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A new guy in town



Hi! I have recently suscribed, and this is my first message. First, I want to
introduce myself. My name is Bernardino P. Perez-Moreno (Nino for my friends),
and I am a graduate student in the Department of Paleontology of the
Universidad Autonoma de Madrid (Spain). I am making my Ph.D. on theropod
dinosaurs, specially on ornithomimosaurs.
I have been reading the messages for a week, in order to have an idea of the to
pics. And now I want to make some comments about some of the messages. Let's go
with them. Ah! Another thing: I want to excuse myself by my English. I know it
is no good enough, but I am trying to improve it. My apologies.
Phillip Bigelow said some days ago that the lakes of the rifts are no deep
enough to produce important fossiliferous levels. Well, I don't know if they
are present in the Upper Triassic/Lower Jurassic, but I know one in the Lower C
retaceous. It is the Las Hoyas fossil site, in Cuenca province (Spain). It is
situated in the Iberian Ranges, and it is formed by a rift. It is a continental
 lake, without marine influence, and the sediments are laminated limestones,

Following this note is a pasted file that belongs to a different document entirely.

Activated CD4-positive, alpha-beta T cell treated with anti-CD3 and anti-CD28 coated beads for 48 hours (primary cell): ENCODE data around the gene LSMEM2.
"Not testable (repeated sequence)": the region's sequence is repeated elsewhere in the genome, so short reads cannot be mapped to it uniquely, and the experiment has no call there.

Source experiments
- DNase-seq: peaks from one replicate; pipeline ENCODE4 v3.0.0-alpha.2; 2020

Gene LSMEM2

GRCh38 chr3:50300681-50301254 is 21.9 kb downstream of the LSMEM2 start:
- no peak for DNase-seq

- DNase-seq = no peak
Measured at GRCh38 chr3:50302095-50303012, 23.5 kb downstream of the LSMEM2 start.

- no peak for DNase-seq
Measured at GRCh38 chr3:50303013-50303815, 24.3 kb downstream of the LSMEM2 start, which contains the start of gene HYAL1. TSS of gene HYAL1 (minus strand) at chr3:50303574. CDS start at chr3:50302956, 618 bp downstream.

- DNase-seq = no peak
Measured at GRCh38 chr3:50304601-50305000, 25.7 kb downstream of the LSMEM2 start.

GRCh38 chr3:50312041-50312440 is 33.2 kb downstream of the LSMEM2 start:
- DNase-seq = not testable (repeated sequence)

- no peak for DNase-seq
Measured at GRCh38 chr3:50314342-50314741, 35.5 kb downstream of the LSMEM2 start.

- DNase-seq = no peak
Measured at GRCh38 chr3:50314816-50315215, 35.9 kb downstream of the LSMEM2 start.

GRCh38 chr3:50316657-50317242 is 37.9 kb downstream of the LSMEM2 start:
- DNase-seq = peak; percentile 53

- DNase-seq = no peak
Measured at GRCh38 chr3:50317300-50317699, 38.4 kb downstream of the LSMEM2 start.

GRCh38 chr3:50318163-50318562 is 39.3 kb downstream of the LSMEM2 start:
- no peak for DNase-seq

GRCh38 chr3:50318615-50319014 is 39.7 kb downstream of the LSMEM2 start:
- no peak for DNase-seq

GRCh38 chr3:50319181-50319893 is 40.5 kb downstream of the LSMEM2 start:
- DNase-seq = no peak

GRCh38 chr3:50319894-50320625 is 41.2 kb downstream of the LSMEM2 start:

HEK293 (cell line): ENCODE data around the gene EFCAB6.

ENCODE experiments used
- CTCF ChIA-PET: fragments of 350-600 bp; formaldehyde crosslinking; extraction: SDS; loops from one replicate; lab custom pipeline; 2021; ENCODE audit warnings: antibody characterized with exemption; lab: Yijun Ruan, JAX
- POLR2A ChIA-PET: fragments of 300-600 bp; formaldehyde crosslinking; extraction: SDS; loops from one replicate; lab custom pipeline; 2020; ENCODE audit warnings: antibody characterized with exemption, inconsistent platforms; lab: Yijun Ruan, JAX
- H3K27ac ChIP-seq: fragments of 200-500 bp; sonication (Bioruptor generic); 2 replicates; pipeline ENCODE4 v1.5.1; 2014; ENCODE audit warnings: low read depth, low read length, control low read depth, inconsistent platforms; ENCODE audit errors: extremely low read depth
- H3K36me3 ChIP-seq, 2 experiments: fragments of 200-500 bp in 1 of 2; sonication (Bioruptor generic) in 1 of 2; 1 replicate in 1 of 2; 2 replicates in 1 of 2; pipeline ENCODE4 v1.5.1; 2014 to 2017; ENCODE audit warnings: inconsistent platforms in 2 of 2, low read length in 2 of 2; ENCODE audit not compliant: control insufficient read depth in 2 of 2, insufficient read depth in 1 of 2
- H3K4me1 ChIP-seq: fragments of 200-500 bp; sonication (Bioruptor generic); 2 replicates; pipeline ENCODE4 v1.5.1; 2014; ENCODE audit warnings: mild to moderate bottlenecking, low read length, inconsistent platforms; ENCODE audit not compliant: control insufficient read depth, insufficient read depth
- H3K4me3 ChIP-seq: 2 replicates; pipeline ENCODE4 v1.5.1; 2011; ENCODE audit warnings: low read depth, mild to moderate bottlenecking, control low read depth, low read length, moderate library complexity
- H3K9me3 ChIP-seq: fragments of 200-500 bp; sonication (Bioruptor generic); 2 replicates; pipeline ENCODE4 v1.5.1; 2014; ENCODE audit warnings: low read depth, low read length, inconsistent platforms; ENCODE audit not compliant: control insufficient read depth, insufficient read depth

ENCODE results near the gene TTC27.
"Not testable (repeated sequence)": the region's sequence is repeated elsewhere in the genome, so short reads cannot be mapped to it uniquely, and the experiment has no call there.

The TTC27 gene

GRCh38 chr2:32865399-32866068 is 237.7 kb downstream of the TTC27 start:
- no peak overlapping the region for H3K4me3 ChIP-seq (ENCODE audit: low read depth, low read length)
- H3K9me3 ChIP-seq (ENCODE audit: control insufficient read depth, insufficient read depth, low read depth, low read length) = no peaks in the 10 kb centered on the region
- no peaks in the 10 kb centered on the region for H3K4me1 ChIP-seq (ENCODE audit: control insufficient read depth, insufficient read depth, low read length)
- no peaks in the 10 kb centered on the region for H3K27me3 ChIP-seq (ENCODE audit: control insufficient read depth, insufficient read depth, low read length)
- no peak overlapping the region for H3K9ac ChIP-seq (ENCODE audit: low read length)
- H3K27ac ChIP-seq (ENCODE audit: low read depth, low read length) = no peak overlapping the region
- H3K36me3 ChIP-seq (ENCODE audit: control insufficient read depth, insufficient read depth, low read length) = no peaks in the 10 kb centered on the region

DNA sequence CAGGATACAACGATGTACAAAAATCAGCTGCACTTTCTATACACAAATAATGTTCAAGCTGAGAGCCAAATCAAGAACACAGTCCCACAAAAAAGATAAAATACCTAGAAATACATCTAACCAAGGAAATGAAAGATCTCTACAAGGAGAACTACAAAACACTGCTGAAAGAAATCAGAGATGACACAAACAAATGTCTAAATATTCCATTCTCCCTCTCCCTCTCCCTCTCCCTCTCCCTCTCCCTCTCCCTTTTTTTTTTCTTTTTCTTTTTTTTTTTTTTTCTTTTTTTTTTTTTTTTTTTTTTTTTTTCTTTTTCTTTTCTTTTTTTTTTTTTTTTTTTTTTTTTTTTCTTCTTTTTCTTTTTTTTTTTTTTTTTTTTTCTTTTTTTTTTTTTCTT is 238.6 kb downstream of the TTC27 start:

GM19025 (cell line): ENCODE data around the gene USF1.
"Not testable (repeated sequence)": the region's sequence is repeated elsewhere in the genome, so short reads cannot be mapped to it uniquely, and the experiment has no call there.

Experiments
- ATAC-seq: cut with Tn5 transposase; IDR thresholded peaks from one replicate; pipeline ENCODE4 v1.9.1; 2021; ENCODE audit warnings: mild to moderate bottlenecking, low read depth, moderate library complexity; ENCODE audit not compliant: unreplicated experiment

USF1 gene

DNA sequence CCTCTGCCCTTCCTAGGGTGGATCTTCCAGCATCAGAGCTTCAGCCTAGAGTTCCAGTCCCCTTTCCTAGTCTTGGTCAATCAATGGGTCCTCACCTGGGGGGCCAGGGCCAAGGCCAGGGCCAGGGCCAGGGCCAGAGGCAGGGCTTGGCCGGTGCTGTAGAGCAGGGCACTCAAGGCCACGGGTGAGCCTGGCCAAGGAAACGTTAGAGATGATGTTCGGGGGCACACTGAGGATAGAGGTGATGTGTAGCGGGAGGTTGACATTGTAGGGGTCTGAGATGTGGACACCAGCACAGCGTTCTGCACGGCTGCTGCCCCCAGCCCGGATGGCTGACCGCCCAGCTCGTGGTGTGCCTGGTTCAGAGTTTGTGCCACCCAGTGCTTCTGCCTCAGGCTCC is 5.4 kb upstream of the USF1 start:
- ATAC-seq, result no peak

that provide a perfect preservation. The richness of the site is incredible. We
 work about two weeks per year, about 40 voluntaires, and we obtain about 2000
specimens per year. OK, most of them are fishes from the same taxa (four or
five), crabs (three or four taxa) and plant remains; but we found usually very
important specimens: birds (do you know _Iberomesornis_ and _Concornis_? Both
of them come from Las Hoyas), non avian dinosaurs (_Pelecanimimus_, and
fragments of _Iguanodon_ and a big theropod), turtles, crocodiles, lizards,
salamanders, frogs, some other taxa of fishes, insects of several types (with a
wonderful preservation of the wings), arachnids, crabs and several vegetal taxa
that include some of the oldest plants with flowers of the fossil record. So, I
think that if this kind of lake exist in the U Triassic/L Jurassic, they are
the place to look for birds or every small vertebrate.
John Schneiderman asked for theropods with armour. I only know two taxa with
some kind of preserved bony scutes: _Ceratosaurus_ (Gillmore, 1920) and
_Carnotaurus_ (Bonaparte, 1985; I am not sure about the year, but I can confirm
it to you later, if anybody want). So, the theropods, some of them at least,
also had dermal armour, although it wasn't so developed as that of the
nodosaurs or titanosaurs.
At last, Darren Naish. Where those news came from? _Iberomesornis_ a
woodpecker-like bird? the Alvarezsaurids birds? the skin of _Nanotyrannus_ is
from a ornithopod? Could you explain these three news?
Well, I am sorry by the lenght of the message. I promise you that the next one
will be smaller.

Bernardino "Nino" Perez-Moreno
Unidad de Paleontologia
Departamento de Biologia
Facultad de Ciencias
Universidad Autonoma de Madrid
28049 - Madrid
Spain
                          FAX: (34)-1-3978344
                          E-mail:Nino@vm1.sdi.uam.es